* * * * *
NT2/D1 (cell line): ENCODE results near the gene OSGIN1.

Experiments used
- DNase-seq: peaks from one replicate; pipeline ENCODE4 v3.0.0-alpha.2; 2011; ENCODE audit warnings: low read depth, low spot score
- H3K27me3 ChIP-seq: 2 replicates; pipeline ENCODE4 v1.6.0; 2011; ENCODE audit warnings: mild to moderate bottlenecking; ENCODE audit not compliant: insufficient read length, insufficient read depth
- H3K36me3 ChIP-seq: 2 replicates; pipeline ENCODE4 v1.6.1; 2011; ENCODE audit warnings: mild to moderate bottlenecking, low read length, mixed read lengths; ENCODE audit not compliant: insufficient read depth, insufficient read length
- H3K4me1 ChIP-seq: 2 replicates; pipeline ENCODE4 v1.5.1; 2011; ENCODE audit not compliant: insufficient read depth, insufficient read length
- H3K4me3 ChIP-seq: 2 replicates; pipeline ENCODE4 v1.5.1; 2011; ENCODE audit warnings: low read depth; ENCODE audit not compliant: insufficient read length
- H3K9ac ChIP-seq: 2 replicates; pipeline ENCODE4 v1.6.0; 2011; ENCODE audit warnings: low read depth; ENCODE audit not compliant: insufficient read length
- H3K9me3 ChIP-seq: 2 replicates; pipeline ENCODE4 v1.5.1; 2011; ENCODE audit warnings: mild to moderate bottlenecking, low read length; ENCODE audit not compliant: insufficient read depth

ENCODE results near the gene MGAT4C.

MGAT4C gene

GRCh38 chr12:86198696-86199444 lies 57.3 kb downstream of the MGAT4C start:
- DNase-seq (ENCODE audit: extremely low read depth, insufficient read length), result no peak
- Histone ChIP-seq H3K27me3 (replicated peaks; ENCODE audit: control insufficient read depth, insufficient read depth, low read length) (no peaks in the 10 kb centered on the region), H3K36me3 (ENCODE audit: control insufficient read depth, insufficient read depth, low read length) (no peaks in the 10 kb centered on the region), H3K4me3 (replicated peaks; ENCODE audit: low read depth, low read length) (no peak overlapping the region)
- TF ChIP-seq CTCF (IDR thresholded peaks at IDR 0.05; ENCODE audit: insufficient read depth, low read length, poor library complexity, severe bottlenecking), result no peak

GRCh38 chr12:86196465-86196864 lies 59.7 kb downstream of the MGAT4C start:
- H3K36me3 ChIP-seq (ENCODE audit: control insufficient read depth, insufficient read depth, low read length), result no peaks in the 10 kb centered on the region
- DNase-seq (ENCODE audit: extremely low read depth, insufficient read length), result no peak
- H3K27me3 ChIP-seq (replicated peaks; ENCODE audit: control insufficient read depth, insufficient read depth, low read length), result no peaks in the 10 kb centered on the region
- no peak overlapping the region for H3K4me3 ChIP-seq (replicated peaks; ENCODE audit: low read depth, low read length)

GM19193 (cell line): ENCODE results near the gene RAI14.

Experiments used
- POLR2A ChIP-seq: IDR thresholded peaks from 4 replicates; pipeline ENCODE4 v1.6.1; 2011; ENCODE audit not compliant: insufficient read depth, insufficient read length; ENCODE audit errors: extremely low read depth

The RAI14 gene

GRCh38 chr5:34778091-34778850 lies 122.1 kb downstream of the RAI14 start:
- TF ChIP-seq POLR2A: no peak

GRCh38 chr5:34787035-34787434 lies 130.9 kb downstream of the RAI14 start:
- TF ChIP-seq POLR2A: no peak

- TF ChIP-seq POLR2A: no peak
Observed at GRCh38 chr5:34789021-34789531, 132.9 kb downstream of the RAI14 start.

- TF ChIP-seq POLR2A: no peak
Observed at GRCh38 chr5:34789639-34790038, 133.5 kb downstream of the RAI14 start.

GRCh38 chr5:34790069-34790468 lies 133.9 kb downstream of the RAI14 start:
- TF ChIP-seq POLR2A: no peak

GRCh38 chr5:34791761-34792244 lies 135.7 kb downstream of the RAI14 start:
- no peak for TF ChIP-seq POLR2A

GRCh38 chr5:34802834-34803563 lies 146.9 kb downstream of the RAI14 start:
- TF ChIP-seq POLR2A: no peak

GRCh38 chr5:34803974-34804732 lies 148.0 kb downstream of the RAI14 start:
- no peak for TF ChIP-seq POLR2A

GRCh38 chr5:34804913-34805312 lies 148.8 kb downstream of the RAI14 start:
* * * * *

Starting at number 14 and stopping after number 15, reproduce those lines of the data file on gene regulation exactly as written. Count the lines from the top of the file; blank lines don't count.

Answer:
- Histone ChIP-seq H3K27me3 (replicated peaks; ENCODE audit: control insufficient read depth, insufficient read depth, low read length) (no peaks in the 10 kb centered on the region), H3K36me3 (ENCODE audit: control insufficient read depth, insufficient read depth, low read length) (no peaks in the 10 kb centered on the region), H3K4me3 (replicated peaks; ENCODE audit: low read depth, low read length) (no peak overlapping the region)
- TF ChIP-seq CTCF (IDR thresholded peaks at IDR 0.05; ENCODE audit: insufficient read depth, low read length, poor library complexity, severe bottlenecking), result no peak